Types of Meniscal Tear
Vertical Tear (Incomplete):
A vertical tear is a common finding on an MRI report. These are primarily signs of early degenerative changes of the meniscus.
Incomplete and intrasubstance tears of the meniscus are stable injuries, and they generally do not require any surgical treatment.
Radial Tear: Radial tears of the meniscus, pictured in the middle of the top row on the image, are the most common type of meniscus tear
These tears are within the avascular zone of the meniscus, where there is no blood supply, and therefore there is little capacity for these tears to heal. Thus, when these tears come to requiring surgical treatment, typically the only option is to trim out the damaged portion of the meniscus
Horizontal Tear: A horizontal tear is a tear that is most commonly amenable to meniscus repair. Seen in the upper right corner of the image, a horizontal tear runs along the circumferential fibers of the meniscus.
Rather than removing the damaged portion of the meniscus, a horizontal tear may be able to be sewn together.
The key to determining the treatment of these tears is their location. If located within the vascular portion of the meniscus (near the outer edge) then there is healing potential, and thus repair. When located more centrally, these tears will not heal, even if repaired.
Flap Tear: A flap tear of the meniscus, pictured in the bottom left corner of the image, is an unusual pattern of the tear. In circumstances where the flap is causing symptoms of catching in the knee, usually, the flap of the meniscus can simply be removed without removing much tissue at all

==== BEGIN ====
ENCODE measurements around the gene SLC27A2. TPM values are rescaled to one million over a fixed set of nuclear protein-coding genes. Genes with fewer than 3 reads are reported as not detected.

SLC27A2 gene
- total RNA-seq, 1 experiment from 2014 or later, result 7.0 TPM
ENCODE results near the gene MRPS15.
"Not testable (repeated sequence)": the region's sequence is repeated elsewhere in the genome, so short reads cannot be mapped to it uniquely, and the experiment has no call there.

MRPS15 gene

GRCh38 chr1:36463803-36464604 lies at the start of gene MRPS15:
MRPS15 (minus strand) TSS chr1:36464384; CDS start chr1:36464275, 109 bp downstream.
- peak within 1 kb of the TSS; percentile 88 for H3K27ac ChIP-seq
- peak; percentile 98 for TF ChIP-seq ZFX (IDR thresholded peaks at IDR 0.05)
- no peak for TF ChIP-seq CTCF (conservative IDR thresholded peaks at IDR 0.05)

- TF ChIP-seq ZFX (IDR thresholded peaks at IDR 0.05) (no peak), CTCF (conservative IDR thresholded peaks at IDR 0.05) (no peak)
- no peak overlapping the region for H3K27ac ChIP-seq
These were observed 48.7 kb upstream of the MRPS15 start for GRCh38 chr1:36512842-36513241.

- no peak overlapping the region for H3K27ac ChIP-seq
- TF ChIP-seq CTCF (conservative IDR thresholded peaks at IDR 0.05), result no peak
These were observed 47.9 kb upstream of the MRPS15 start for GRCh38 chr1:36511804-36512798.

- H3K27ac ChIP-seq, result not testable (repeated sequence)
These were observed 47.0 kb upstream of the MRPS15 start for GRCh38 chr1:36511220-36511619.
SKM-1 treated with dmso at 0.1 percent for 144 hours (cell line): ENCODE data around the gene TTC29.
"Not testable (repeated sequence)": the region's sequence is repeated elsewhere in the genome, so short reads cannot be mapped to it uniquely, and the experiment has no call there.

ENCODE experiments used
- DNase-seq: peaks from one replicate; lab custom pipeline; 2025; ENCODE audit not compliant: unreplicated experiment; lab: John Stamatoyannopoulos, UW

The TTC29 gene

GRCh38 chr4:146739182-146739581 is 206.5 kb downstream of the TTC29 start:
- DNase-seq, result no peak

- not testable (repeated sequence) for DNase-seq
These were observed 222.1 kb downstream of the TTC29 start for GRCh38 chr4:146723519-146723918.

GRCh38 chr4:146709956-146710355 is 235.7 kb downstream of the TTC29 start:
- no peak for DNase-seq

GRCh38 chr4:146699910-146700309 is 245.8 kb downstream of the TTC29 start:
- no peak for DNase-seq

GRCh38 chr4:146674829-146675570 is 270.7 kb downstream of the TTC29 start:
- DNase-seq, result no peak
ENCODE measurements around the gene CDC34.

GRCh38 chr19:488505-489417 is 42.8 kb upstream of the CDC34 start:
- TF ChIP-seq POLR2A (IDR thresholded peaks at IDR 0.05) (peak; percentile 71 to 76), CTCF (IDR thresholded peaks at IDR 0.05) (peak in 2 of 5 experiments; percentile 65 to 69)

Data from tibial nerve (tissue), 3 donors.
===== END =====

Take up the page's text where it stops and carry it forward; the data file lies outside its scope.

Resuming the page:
Complex Tear: A complex tear means there is a combination of tear patterns. As shown in the middle image on the bottom row, a complex tear often involves both radial and horizontal tear patterns.
Typically complex tears are not treated with meniscus repair because of the complex nature of the tear. In some unusual circumstances, some of the torn meniscus can be removed, while other portions can be repaired.
Bucket-Handle Tear: A bucket-handle tear is a large type of horizontal tear of the meniscus.
These tears often cause the knee to become stuck by causing the torn portion of the meniscus to block normal knee motion.
Bucket-handle tears often require more urgent surgical treatment in order to allow the knee to start bending again.
- Gender: Men > Women
- Lifestyle: Obesity
- Activity: Sports activities that require pivoting, such as Basketball, Soccer, Football
- Under 40 years of age: Due to any sports activity
- 40 years & above: Due to Ageing
The most common symptoms of a meniscal tear are:
- Pain in the knee joint
- Stiffness and swelling
- Catching or locking of your knee
- Limited motion of the knee joint
- Knee feels like it might ‘give way’
When left untreated, a broken piece of meniscus may come loose and float into the joint space forming a loose body, or may cause the knee to gradually becomes stiffer & swollen.
When to see a doctor?
- Not able to move the joint to full functional ROM
- Severe pain around the knee
- Knee buckling
- Rapid Swelling